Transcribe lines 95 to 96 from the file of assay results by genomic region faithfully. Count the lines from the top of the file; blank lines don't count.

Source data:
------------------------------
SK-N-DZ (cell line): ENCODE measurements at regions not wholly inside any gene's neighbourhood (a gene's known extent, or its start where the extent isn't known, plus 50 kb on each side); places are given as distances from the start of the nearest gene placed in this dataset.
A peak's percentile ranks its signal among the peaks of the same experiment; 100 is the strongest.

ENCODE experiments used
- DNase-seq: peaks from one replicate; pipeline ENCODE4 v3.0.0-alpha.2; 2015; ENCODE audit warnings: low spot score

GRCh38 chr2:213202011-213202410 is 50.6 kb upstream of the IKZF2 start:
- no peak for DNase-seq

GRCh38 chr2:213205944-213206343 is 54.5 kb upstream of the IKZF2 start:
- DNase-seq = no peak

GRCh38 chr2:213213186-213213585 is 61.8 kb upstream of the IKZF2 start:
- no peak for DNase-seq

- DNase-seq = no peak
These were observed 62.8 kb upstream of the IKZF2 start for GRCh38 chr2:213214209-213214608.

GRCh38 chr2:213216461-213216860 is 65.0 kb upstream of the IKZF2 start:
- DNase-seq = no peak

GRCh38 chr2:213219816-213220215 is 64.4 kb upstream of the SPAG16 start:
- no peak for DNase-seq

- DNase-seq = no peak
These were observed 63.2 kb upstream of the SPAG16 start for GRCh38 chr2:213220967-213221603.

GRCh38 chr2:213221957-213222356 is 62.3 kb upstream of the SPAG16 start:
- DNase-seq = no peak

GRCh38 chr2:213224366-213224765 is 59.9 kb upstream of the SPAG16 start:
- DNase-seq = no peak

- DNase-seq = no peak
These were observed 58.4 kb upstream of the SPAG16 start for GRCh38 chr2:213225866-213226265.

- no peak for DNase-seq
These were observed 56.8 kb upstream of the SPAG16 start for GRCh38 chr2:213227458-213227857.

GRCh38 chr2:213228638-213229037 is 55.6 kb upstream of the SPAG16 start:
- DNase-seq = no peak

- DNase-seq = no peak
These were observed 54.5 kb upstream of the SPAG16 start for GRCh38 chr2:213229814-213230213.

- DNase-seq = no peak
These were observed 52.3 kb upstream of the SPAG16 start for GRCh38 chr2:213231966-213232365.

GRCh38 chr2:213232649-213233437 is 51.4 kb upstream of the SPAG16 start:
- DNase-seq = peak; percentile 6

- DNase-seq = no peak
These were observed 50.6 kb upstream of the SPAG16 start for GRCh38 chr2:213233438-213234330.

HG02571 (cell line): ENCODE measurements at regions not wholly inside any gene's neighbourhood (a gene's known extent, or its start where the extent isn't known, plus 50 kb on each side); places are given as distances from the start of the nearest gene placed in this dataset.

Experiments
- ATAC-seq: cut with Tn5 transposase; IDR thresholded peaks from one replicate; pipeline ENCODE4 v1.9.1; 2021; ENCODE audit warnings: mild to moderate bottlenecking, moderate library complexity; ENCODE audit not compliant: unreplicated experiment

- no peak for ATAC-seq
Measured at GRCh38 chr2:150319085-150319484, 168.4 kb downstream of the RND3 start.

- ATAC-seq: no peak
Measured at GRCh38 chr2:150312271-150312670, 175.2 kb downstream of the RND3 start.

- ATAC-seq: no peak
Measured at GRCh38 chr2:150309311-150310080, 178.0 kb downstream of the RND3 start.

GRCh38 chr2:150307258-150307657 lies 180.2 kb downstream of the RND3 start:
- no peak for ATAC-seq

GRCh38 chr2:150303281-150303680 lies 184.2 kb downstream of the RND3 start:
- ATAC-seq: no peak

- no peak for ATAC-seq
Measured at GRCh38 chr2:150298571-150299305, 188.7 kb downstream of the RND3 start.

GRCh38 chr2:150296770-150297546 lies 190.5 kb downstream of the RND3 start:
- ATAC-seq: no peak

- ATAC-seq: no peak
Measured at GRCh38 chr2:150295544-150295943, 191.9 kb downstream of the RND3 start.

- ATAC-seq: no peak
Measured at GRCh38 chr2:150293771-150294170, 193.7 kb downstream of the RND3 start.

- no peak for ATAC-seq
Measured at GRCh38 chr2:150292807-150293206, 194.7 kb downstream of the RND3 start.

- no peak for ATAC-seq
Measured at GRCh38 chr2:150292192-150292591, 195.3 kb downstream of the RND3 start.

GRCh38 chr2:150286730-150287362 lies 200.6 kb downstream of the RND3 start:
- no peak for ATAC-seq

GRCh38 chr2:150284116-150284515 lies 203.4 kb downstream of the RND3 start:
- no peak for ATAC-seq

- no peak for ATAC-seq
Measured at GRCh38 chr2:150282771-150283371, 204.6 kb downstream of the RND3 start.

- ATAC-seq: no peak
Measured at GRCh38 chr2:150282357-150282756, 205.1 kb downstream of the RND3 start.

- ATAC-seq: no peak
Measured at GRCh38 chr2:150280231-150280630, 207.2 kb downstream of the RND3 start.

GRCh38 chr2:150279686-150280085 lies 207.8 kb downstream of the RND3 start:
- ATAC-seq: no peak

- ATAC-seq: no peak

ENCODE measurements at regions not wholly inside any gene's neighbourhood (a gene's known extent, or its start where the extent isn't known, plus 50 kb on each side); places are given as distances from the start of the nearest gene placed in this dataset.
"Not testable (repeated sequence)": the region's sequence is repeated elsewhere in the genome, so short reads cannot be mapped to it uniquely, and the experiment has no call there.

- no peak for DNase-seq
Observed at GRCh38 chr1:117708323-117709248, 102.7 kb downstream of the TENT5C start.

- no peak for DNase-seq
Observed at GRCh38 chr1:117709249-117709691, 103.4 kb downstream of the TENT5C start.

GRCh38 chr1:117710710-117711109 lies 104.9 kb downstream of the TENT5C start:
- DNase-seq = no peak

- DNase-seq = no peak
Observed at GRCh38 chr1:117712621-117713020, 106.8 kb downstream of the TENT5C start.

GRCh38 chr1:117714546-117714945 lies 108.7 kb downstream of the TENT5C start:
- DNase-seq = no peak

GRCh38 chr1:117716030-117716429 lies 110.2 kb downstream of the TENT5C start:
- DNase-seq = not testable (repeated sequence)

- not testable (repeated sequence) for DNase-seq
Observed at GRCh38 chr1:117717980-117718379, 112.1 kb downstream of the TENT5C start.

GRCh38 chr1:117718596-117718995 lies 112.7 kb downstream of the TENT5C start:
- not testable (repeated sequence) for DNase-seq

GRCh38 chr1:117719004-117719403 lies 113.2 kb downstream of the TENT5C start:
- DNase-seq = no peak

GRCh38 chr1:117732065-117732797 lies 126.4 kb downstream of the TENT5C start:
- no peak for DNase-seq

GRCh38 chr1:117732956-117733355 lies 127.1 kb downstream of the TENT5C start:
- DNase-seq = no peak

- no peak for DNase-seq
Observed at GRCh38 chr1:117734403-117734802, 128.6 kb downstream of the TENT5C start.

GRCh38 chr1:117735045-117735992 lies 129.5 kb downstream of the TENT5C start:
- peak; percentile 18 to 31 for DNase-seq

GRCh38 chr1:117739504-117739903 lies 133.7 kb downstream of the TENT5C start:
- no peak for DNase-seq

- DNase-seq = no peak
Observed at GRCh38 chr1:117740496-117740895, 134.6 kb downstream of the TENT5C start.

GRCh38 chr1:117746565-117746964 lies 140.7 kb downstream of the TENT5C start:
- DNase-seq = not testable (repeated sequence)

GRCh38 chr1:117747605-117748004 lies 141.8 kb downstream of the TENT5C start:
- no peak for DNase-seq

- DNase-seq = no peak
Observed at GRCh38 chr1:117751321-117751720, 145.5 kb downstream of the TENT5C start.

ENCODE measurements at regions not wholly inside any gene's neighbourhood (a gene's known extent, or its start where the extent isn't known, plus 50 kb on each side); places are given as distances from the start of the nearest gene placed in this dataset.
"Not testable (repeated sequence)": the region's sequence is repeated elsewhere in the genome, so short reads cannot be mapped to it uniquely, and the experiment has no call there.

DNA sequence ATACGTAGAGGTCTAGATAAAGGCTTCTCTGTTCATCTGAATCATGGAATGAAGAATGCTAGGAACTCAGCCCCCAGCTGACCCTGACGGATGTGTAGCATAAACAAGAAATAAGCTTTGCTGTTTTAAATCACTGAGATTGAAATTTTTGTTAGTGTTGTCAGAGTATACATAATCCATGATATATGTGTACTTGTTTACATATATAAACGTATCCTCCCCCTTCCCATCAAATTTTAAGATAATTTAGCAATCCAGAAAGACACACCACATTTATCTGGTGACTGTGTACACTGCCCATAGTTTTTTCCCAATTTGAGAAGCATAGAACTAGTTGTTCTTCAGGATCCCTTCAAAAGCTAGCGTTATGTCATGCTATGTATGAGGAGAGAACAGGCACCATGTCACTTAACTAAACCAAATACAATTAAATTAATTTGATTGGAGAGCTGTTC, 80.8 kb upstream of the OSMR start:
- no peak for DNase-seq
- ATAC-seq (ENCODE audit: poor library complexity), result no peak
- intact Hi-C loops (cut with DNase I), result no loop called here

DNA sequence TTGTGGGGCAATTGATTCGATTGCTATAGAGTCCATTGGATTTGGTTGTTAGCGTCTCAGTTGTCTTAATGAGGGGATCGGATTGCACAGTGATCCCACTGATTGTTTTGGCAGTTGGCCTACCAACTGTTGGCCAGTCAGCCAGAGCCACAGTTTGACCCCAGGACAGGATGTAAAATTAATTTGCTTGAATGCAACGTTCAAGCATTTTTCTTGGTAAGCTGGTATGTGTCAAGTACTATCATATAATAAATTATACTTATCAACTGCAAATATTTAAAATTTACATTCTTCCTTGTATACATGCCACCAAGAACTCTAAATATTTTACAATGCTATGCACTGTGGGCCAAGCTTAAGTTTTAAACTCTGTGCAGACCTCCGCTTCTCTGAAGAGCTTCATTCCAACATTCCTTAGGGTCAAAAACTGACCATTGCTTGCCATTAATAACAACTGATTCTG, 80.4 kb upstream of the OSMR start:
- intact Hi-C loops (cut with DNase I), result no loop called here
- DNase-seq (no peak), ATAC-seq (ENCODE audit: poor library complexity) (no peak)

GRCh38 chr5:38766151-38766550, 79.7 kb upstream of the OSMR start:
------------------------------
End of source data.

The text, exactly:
GRCh38 chr1:117732065-117732797 lies 126.4 kb downstream of the TENT5C start:
- no peak for DNase-seq